Dedicated to sister, Joni, and brother, Craig. You have been short-listed to my little Hall of Heroes.
Mt. Washington, the highest peak in the northeastern US, is located in the Presidential Range of the White Mountains, in Coos County, New Hampshire, and is noted for hosting unpredictable and erratic weather conditions. I wonder now that a park ranger described the Tuckerman Ravine/Lion’s Head trail down Mt. Washington as the ‘perfect’ hike. Her enthusiasm in describing the trail as such encouraged my siblings & me to estimate that we would easily make the 43oo-foot, 4.2-mile descent in about 2.5 to 3 hours and still have time to do another hike later. We’re all experienced hikers, after all, but what I hadn’t considered was that I, in particular, was not in prime condition.
After being shuttled up to the summit we crossed the roadway to the trailhead to begin our descent in winds that blew at about 55 mph. Tuckerman Ravine itself was closed for hiking so we would circumnavigate by way of the Lion’s Head trail rejoining the Tuckerman Ravine trail further down.
What lay before us at the trailhead, with no end in sight, was a boulder and rock-strewn trail that at times was indistinguishable enough to necessitate it being marked with giant cairns, a trail that had to be navigated with caution for fear of being blown over by the wind or injured in a fall. Still, the trail looked intriguing in its austere grandeur, so we set out.
The trail was tricky, my perpetually weak knees had seen better days, and because I hadn’t hiked since the spring and wasn’t in the best shape for hiking, my knees began to give out at 1.5 miles down the mountain. “Not to worry,” I thought, “I’ve scrambled up & down boulders before so I’ll just scramble along on my butt using my arms as crutches,” blindly trusting that I could do that for 2.7 miles. I lifted myself along the boulders, feeling strong in the arms, but I soon grew weary, stopped to bandage my knees (one with an ace bandage, the other with my brother’s tie-dyed bandanna), and continued on more slowly. Along the way I discovered that I was wearing through my gloves and the seat of my pants and rubbing skin against rock. We had only progressed a half mile or so with 2.2 miles to go.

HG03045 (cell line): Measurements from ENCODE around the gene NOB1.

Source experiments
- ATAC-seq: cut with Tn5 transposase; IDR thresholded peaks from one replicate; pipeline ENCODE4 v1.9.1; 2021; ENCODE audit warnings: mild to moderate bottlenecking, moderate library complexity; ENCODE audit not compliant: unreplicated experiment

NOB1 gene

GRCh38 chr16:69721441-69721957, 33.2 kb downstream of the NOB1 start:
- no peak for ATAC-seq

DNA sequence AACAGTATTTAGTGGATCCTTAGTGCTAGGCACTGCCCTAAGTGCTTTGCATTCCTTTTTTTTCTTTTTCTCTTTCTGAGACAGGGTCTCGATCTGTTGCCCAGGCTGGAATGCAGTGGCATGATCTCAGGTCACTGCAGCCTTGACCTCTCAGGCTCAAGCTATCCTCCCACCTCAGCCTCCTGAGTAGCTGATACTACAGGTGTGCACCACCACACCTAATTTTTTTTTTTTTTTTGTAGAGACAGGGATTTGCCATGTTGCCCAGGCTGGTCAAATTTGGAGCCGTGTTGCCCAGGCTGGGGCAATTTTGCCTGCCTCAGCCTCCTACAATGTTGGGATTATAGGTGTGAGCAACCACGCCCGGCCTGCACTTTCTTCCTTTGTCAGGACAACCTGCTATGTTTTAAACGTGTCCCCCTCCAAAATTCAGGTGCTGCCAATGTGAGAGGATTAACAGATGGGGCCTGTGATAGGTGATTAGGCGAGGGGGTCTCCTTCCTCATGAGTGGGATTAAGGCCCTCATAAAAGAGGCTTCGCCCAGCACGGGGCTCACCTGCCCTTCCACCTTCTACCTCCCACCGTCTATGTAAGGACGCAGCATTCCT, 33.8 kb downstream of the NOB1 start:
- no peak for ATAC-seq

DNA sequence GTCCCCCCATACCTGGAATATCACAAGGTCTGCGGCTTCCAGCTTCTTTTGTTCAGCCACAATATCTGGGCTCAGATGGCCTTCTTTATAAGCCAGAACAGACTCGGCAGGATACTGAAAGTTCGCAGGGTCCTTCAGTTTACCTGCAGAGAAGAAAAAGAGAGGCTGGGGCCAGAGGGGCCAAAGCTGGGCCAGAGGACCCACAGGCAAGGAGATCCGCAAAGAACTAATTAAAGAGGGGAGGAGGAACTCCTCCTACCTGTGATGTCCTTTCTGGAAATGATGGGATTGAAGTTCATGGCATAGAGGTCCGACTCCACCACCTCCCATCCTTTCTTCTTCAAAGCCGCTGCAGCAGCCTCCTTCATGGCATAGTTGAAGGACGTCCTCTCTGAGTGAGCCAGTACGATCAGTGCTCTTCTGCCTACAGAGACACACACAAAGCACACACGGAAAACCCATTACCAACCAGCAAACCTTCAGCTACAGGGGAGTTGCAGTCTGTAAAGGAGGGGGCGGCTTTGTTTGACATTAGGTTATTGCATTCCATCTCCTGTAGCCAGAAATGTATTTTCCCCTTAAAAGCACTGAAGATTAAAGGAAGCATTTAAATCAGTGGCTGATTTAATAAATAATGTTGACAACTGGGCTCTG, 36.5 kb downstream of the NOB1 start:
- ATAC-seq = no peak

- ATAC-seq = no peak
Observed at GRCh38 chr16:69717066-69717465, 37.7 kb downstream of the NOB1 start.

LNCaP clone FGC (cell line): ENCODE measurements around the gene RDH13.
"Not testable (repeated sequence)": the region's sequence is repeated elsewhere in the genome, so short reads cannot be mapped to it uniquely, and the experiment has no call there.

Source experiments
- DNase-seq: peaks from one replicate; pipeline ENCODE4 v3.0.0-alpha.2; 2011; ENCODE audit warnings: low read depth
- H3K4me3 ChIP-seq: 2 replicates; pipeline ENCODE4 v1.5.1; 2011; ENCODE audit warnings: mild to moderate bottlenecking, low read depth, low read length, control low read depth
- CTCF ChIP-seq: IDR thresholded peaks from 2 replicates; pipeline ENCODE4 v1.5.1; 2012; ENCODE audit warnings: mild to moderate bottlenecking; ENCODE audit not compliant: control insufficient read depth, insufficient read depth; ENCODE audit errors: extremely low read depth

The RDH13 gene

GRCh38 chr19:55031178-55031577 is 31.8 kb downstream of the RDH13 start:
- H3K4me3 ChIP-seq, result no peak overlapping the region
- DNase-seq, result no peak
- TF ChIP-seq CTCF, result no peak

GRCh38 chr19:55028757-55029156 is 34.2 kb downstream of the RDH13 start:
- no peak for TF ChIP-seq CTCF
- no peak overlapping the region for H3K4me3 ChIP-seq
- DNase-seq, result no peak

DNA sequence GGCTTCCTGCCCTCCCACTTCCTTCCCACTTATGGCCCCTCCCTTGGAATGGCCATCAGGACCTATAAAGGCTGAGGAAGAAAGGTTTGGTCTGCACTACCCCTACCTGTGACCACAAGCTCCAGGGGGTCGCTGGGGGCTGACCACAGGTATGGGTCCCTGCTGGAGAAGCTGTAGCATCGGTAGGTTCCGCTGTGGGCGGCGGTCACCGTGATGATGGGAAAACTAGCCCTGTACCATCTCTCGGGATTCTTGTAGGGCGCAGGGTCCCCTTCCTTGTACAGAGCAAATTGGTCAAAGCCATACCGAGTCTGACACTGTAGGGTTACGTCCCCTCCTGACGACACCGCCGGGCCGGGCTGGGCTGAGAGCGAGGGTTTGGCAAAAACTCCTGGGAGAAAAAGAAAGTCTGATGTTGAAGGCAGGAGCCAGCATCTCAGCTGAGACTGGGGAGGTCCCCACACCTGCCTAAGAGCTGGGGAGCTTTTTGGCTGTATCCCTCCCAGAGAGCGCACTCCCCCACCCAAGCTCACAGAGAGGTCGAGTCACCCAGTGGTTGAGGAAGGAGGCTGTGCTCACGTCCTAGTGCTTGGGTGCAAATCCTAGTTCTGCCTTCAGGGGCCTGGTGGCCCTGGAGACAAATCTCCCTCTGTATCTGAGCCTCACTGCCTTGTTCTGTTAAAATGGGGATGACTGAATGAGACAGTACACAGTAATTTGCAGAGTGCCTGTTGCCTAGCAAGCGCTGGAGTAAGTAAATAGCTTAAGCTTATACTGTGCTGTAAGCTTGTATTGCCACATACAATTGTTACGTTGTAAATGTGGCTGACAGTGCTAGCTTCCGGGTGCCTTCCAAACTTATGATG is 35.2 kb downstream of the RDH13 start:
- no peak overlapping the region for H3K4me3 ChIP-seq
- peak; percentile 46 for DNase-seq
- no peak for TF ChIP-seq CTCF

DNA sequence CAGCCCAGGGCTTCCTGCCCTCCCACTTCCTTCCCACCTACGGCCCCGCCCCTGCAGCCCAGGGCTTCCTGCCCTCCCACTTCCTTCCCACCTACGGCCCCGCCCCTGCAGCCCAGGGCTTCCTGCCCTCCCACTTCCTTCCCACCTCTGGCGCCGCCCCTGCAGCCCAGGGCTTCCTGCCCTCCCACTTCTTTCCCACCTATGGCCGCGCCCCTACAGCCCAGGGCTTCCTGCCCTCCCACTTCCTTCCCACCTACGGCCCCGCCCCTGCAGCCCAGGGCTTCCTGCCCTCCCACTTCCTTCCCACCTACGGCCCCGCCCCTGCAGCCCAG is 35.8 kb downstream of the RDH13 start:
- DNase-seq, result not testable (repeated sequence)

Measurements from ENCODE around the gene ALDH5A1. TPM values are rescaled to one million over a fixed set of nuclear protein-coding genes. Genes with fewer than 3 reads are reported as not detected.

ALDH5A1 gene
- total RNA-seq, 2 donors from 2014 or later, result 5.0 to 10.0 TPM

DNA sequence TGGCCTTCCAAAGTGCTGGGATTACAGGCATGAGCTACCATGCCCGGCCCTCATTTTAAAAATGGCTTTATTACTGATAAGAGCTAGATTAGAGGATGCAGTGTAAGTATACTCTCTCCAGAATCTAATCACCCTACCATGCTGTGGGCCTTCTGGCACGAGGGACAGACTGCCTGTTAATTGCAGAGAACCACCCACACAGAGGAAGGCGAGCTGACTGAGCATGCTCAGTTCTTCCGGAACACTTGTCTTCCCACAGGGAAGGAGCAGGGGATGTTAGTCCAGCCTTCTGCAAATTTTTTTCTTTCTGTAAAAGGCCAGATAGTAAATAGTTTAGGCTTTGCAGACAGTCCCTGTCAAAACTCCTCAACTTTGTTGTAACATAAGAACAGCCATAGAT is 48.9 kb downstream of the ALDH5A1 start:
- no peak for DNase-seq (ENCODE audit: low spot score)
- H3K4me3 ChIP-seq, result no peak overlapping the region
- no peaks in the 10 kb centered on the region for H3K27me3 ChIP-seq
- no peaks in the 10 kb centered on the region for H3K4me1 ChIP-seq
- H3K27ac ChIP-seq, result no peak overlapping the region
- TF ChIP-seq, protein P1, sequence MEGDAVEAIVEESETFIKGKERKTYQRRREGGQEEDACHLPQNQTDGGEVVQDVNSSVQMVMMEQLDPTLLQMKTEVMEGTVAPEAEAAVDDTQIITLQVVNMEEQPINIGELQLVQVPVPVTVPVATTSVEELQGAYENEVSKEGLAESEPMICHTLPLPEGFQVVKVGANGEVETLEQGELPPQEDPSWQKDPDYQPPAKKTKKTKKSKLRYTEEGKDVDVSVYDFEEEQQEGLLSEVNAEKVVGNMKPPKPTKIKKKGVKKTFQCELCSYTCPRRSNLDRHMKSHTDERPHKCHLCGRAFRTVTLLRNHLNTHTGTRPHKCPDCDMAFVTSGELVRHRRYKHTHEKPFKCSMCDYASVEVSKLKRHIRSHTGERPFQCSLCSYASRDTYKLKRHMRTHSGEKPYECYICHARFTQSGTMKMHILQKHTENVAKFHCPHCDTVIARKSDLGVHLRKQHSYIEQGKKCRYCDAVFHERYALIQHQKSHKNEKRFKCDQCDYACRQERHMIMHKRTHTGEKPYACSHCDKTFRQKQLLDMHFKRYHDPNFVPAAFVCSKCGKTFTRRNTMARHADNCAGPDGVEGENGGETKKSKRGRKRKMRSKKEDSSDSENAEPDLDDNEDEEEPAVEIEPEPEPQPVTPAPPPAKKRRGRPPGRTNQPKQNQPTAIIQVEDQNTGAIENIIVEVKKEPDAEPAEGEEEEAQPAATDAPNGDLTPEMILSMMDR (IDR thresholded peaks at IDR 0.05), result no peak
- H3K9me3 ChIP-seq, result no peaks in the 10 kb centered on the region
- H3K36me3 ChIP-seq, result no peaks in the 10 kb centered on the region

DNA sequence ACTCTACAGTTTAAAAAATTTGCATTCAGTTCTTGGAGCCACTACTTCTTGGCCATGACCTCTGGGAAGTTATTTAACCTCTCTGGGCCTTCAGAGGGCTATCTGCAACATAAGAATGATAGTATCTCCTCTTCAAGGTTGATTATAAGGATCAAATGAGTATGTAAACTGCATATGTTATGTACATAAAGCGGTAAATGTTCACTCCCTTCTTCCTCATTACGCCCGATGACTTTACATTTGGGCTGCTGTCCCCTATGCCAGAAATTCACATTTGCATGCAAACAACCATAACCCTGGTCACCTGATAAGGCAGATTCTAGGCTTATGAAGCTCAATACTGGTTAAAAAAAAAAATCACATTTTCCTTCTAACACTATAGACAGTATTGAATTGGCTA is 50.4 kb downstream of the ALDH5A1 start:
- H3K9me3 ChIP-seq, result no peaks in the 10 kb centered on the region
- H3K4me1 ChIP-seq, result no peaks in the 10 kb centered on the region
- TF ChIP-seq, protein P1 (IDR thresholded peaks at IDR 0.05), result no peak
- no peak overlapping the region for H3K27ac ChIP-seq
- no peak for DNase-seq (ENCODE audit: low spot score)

Eventually I’d come to the end of my ability to scramble and had to get back on my feet, but my knees now worked only minimally, and I was becoming emotionally and physically spent after collapsing several times. I saw, too, that it was getting later and darker, and I wondered if I would even be able to make it down. I didn’t have a flashlight, and I wondered if Craig or Joni had one. I didn’t even want to ask because I was afraid they’d say no, and then what would we do?
My brother offered me his arm and shoulder as support so that I could lock my right knee, twist with my hip, and gently step down to the next rock…the only way I could move. In less brutal areas of the trail I was able to walk very slowly on my own, but in my eagerness to get off the mountain I collapsed many more times than I could count, four or five of those times in tears. Meanwhile, my sister tried to keep our spirits up with encouraging words as she kept us abreast of how much further we had to go. I’ll tell you, though, nine-tenths of a mile can feel like ninety.
We eventually did make it off that mountain, and we made it in record-breaking time: 10 hours and 20 minutes. We got down sometime around 7:30 or 8 pm, presumably making it the longest descent ever unrecorded in Mt. Washington State Park’s history. But we did it.
It took all of us about a week to fully recover the use of our leg muscles, and the hike still feels a little like the ‘hideous hike from hell,’ but the moral of this story about the ‘perfect’ hike of the park ranger’s experience is that every experience is a learning experience, and life is just living every step of the way. It had to be a hundred times more difficult for Craig to support me while finding his own footing over that rocky terrain, and for Joni…our scout forging ahead to see what was in our immediate future…who had to have been nearly overcome with concern for me.
The next time…and there might actually be a next time…I will be in better shape and have cortisone shots in my knees, but for this time I’ve learned that I, as well as my loving, heroic siblings, especiallymy loving, heroic siblings, have enduring patience and incredible perseverance. We couldn’t have made it without P & P, and I almost certainly couldn’t have made it without them. Thanks, guys. I love you two!
Photos taken by my awesome siblings, sister, Joni, and brother, Craig